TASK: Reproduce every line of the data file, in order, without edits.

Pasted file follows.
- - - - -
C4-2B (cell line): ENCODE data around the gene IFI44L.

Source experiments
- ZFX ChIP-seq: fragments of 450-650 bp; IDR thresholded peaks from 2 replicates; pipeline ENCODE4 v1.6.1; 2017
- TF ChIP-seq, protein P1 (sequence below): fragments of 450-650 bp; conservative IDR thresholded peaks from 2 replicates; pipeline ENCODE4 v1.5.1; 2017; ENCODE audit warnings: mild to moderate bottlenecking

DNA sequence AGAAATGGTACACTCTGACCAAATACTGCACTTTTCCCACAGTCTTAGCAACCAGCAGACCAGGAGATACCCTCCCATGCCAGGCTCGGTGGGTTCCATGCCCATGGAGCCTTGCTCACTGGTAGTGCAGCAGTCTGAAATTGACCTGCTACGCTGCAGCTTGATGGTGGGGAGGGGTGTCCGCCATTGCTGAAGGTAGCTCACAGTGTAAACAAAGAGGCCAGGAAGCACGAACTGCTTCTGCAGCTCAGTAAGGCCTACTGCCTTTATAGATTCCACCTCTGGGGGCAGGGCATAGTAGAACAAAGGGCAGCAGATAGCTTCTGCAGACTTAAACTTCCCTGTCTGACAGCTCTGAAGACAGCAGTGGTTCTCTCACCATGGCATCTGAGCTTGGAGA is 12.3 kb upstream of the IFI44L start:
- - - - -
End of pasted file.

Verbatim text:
C4-2B (cell line): ENCODE data around the gene IFI44L.

Source experiments
- ZFX ChIP-seq: fragments of 450-650 bp; IDR thresholded peaks from 2 replicates; pipeline ENCODE4 v1.6.1; 2017
- TF ChIP-seq, protein P1 (sequence below): fragments of 450-650 bp; conservative IDR thresholded peaks from 2 replicates; pipeline ENCODE4 v1.5.1; 2017; ENCODE audit warnings: mild to moderate bottlenecking

DNA sequence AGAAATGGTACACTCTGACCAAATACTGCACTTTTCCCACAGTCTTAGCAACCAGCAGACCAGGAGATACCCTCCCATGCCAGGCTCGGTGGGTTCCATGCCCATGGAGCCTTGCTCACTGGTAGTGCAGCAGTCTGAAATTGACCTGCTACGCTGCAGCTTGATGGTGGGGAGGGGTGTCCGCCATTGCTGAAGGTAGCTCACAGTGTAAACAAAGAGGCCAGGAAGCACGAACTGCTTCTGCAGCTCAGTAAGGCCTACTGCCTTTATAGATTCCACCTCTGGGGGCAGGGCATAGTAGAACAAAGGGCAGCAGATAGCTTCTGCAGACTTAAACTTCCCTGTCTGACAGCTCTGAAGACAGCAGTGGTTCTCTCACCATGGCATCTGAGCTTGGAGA is 12.3 kb upstream of the IFI44L start: